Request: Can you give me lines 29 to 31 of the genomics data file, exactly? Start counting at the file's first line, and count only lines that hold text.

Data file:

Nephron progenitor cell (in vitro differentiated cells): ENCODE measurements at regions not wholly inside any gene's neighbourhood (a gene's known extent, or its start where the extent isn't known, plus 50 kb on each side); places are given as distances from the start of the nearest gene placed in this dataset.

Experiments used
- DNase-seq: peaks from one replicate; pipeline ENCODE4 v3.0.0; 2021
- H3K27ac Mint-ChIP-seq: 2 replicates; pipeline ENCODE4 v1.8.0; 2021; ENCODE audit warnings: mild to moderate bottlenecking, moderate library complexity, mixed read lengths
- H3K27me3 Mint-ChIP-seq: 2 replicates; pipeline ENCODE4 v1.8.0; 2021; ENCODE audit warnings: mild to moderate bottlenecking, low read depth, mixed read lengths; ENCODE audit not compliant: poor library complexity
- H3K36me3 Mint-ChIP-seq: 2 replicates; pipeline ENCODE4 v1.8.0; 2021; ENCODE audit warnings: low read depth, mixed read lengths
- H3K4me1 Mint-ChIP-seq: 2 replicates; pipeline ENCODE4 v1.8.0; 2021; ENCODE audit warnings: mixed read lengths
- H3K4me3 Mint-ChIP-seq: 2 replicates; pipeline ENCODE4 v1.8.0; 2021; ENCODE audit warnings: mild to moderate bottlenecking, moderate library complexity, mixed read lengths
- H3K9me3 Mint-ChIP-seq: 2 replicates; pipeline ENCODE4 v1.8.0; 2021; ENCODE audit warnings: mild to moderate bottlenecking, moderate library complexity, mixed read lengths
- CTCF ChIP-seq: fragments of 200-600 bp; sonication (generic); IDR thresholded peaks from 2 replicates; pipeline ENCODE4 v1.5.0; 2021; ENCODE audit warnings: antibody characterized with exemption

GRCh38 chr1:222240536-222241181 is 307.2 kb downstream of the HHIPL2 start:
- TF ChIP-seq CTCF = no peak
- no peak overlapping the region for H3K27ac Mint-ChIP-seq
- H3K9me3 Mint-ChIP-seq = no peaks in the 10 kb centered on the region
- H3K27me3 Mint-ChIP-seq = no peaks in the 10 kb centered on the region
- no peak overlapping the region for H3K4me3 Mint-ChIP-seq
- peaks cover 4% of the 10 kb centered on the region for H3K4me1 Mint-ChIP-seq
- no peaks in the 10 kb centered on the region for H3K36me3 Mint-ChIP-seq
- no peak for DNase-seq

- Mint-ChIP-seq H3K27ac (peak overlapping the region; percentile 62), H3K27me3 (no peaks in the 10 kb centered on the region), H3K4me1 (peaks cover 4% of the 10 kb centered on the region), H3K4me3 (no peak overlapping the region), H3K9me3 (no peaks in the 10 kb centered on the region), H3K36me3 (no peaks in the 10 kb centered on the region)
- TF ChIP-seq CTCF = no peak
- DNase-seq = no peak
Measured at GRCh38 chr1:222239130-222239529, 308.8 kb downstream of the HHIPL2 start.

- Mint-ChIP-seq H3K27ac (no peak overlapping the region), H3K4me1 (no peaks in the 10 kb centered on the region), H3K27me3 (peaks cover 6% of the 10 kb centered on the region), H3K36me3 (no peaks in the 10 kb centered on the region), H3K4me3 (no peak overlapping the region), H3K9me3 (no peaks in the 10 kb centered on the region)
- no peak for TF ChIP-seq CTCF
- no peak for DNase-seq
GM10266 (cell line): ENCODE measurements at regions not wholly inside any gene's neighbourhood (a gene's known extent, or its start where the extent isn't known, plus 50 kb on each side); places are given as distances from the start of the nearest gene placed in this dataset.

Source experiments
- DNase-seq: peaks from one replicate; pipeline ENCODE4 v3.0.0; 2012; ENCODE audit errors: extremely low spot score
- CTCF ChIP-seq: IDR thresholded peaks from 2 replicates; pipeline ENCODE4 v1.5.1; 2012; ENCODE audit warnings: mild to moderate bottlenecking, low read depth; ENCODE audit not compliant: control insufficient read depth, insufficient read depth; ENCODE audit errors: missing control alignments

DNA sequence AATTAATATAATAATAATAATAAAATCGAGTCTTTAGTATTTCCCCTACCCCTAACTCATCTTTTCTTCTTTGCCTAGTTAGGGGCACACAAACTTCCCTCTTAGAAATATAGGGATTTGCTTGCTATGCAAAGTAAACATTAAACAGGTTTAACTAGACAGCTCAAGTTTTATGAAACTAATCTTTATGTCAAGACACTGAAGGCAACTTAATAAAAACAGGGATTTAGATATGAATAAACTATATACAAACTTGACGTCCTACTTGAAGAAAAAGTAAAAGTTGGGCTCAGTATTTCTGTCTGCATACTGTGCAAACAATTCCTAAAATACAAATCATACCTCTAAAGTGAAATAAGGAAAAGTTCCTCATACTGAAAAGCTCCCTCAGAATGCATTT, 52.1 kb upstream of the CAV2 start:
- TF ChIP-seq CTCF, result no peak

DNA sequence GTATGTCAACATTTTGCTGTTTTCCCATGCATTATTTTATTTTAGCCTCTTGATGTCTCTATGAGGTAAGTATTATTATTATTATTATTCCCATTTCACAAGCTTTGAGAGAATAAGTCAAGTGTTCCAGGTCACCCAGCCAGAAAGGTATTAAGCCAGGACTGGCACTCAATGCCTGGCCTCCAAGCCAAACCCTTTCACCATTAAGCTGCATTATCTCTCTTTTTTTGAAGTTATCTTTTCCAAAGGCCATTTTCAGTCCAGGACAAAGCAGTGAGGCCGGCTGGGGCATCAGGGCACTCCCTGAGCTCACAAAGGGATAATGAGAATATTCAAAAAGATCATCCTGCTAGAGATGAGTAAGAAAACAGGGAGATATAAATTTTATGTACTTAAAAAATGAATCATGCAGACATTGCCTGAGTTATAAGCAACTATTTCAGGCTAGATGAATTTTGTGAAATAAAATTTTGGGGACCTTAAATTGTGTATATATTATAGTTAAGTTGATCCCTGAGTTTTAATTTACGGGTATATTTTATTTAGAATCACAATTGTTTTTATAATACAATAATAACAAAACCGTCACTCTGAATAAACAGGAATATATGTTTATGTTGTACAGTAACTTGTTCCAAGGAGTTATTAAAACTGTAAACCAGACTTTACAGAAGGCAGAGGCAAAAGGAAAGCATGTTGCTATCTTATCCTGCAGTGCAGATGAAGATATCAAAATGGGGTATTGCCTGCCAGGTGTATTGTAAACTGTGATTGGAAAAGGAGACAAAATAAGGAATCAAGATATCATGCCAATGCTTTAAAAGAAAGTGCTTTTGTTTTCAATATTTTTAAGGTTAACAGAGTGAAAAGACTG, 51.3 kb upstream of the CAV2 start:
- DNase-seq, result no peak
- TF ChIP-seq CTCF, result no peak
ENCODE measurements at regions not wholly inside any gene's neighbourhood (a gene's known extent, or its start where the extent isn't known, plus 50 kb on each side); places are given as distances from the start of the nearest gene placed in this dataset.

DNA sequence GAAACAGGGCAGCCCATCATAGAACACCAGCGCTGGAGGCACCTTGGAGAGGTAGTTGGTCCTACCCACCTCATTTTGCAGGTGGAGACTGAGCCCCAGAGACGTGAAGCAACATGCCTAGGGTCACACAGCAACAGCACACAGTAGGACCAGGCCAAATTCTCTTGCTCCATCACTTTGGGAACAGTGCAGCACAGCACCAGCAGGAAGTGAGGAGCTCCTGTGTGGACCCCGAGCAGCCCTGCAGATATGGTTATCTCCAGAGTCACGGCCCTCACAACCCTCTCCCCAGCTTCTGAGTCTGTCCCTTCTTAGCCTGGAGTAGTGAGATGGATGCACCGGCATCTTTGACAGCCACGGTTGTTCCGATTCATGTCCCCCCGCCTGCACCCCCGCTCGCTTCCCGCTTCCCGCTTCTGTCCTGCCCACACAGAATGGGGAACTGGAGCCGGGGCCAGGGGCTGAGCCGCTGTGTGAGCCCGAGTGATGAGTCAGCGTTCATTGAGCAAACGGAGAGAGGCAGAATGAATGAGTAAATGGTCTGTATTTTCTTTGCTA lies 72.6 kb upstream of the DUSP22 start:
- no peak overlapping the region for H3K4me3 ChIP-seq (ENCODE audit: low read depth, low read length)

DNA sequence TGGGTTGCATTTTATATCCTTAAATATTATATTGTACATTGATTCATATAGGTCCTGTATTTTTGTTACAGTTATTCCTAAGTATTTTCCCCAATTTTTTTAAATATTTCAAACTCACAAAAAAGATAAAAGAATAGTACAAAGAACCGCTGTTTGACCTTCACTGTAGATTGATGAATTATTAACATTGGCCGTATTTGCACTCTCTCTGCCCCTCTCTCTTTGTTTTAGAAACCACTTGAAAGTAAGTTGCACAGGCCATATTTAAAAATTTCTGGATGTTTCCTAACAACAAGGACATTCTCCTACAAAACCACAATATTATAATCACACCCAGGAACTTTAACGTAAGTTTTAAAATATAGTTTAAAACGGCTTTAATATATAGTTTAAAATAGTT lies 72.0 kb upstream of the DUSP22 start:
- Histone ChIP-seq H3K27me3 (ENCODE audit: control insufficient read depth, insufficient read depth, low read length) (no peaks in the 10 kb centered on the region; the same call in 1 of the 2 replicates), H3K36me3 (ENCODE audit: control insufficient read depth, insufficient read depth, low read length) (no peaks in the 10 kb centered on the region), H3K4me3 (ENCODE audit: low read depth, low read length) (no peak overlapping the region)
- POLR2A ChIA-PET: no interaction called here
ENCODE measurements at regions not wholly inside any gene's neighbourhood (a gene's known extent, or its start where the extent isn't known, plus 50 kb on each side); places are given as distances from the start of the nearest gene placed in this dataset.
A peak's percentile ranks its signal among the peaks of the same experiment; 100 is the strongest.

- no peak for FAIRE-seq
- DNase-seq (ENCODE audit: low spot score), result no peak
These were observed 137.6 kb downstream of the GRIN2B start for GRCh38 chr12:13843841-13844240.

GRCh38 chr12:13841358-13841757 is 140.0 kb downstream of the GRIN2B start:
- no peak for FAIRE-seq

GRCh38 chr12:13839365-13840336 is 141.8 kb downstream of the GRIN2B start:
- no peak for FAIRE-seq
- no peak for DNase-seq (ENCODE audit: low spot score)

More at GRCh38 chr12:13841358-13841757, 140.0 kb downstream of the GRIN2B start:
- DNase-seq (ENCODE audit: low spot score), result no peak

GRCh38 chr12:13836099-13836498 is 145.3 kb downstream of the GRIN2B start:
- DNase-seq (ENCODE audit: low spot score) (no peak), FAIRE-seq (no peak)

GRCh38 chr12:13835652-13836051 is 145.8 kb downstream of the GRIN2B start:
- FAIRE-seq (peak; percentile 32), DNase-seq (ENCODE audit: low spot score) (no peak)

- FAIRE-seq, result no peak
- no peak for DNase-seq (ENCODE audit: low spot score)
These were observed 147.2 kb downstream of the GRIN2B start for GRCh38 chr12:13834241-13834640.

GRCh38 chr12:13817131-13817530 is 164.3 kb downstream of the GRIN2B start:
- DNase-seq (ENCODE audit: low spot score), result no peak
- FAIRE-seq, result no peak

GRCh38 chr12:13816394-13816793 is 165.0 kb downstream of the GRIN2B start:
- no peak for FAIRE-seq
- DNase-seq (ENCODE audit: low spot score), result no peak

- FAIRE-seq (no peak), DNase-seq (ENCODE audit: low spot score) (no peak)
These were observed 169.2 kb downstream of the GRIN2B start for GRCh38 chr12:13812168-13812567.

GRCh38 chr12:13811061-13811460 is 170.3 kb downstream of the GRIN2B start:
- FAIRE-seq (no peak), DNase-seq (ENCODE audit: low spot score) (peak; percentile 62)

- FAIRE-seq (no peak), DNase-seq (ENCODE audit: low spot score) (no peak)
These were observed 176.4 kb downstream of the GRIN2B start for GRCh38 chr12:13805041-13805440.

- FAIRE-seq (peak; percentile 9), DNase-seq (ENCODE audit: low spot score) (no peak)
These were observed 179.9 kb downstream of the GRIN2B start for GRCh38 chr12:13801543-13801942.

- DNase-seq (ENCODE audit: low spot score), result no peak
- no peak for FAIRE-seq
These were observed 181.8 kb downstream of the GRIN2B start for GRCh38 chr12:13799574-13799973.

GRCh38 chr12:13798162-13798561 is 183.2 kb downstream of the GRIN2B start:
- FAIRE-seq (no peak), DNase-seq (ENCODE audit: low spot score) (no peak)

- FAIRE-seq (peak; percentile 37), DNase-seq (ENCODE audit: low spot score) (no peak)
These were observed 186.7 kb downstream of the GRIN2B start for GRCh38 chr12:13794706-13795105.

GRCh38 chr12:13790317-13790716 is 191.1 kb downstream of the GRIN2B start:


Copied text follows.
- DNase-seq: peaks from one replicate; pipeline ENCODE4 v3.0.0; 2012; ENCODE audit errors: extremely low spot score
- CTCF ChIP-seq: IDR thresholded peaks from 2 replicates; pipeline ENCODE4 v1.5.1; 2012; ENCODE audit warnings: mild to moderate bottlenecking, low read depth; ENCODE audit not compliant: control insufficient read depth, insufficient read depth; ENCODE audit errors: missing control alignments

DNA sequence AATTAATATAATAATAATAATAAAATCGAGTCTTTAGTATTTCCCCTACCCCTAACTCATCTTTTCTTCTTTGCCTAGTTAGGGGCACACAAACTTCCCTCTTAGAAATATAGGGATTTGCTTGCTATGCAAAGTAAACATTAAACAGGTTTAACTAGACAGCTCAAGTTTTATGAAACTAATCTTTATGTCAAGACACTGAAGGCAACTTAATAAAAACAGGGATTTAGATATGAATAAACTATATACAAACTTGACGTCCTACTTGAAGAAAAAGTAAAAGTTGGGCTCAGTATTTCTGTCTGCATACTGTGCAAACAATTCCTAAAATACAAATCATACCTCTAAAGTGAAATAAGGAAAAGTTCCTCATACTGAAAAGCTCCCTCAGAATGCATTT, 52.1 kb upstream of the CAV2 start: